(A) Additive ROS stress with vancomycin reduces hVRSA survival. The survival curve showing that extra oxidative stress by hydrogen peroxide increases cell survive by low-dose treatment (1 nM) and induces cell death as doses increases (1–100 μM). (B) The survival curve showing that extra hydrogen peroxide treatment (1 nM) in the presence of vancomycin (2 mg/l) may improve cell survival of VSSA strains. Results are averages of five independent experiments. Data represent mean ± S.E.M.

DISCUSSION

Clinical situations where bacteria (e.g. S. aureus) resist to antibiotics can occur with terrible infections. S. aureus is a human pathogen with antibiotic resistance, which is responsible for most wound and hospital-acquired infections [26]. Although broad attention has been brought to the study of mechanisms of antibiotic resistance in S. aureus infectious diseases, it's still largely unknown about the antibiotic-resistant mechanism of S. aureus. In the present study, we establish a molecular mechanism whereby sublethal vancomycin may induce protective ROS productions in hVRSA. Whereas higher concentrations of vancomycin exhibit killing effect accompanied by reduced protective ROS level (Figure 5). Our work will help to uncover novel relationships between ROS and bacterial antibiotic resistance and provide new insights to the prevention of clinical S. aureus infections.

Model highlighting the relationship of endogenous ROS production and antibiotic resistance in hVRSA

Figure 5
Model highlighting the relationship of endogenous ROS production and antibiotic resistance in hVRSA

Schematic representation highlighting the relationship of endogenous ROS production and antibiotic resistance in hVRSA. In hVRSA strains, vancomycin treatment induces cell toxicity and ROS productions, which may help to resist cell death within a certain range. Whereas in VSSA strains, vancomycin directly induces cell toxicity and cell death, which may be partly due to the failed protective ROS productions.

Figure 5
Model highlighting the relationship of endogenous ROS production and antibiotic resistance in hVRSA

Schematic representation highlighting the relationship of endogenous ROS production and antibiotic resistance in hVRSA. In hVRSA strains, vancomycin treatment induces cell toxicity and ROS productions, which may help to resist cell death within a certain range. Whereas in VSSA strains, vancomycin directly induces cell toxicity and cell death, which may be partly due to the failed protective ROS productions.

The relationship between ROS and antibiotic killing is complicated. In decades, most clinical antibiotics target cell-wall assembly, protein synthesis or DNA replication [19]. Recent reports have raised the point that although antibiotics block growth by directly inhibiting the targets mentioned above, they may owe their lethal effects to the indirect creation of ROS to impair bacterial DNA [19]. Indeed, antibiotics could induce ROS production by activating electron transport chain, which kills bacterial cells [17]. However, this traditional view was greatly challenged by that no correlation between an individual cell's probability of survival in the presence of antibiotic and ROS [19,20]. Moreover, antibiotics could even induce mutagenesis by stimulating the production of ROS.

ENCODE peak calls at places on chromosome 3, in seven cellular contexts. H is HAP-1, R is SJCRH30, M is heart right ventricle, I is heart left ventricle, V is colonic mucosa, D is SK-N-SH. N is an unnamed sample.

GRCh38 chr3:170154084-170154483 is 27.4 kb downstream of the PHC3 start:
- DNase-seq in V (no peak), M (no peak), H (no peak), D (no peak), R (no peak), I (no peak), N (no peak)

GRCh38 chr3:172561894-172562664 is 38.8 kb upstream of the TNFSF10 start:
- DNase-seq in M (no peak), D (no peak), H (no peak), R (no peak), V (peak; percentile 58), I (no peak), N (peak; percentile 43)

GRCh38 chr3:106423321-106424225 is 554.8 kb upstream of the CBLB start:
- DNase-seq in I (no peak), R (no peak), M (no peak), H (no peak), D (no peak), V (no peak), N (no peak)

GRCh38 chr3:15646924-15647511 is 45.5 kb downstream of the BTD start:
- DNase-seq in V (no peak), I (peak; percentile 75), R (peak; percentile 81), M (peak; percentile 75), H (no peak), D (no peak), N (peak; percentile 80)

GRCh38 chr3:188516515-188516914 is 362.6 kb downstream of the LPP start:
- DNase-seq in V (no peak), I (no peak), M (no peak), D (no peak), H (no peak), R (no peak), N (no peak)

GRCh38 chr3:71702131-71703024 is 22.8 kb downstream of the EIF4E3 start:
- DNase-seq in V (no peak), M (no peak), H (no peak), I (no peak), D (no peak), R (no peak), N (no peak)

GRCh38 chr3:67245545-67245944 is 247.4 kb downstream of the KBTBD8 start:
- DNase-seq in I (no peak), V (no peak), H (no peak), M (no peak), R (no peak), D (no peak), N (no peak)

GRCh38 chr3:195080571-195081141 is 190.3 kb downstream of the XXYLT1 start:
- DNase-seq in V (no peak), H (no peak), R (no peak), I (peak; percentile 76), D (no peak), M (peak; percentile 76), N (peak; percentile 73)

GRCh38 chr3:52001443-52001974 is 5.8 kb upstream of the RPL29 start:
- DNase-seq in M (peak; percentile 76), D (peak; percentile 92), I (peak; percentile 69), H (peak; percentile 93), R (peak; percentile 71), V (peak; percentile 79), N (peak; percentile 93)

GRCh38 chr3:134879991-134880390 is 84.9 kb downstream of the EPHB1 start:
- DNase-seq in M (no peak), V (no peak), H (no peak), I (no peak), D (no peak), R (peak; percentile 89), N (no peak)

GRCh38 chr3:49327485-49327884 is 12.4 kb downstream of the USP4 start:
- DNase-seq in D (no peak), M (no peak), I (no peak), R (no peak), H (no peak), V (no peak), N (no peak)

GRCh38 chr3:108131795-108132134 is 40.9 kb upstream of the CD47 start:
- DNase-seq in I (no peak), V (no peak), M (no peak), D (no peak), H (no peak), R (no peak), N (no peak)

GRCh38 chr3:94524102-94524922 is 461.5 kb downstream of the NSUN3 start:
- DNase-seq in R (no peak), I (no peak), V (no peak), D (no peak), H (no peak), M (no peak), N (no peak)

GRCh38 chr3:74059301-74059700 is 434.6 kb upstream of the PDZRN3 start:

Although oxidative stress has been implicated as one of the mechanisms whereby bactericidal antibiotics kill bacteria, the formation of ROS may play distinct roles in bacteria killing and survival. In the present study, we provide new insights that induced-ROS may be even beneficial to the survival of hVRSA strains under vancomycin conditions. It is of note that only low-concentrations of ROS may be helpful for the antibiotic resistance, which is induced by sublethal vancomycin. Either high concentration of vancomycin or additive oxidative stress may impair protective mechanism of hVRSA strains to antibiotics. On the other hand, we notice that when treated by vancomycin, VSSA strains seem to fail to induce ROS, which may lead to the incomplete bacterial protective systems. This result is consistent with previous studies, indicating that antibiotics may not appear to always cause oxidative stress in bacteria [27] and the killing effect by bactericidal antibiotics does not always depend on ROS [19,20].

In conclusion, our findings verify that induced ROS may be protective for vancomycin treatment in two strains of hVRSA. It recovers novel insights into the relationships between oxidative stress and bacterial resistance, which has important implications for further use of antibiotics and development of therapeutics strategies for hVRSA.

AUTHOR CONTRIBUTION

Gui-qiu Li, Feng Quan and Ting Qu performed experimental operations and data collection and analysis. Juan Lu did literature search. Shu-lan Chen and Da-wen Guo edited and reviewed the manuscript. Lan-ying Cui prepared figures. Yong-chen Wang performed experiment design and manuscript writing.

FUNDING

This work was supported by the Heilongjiang Province Science Foundation for Youths [grant number QC201071].

Abbreviations

     
  • CFU

    colony-forming units

  •  
  • FI

    fluorescence intensity

  •  
  • hVRSA

    heterogeneous vancomycin resistant S. aureus

  •  
  • MIC

    minimum inhibitory concentration

  •  
  • NAC

    N-acetyl-cysteine

  •  
  • ROS

    reactive oxygen species

  •  
  • VSSA

    vancomycin susceptible S. aureus

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Author notes

1

These authors contributed equally to this work.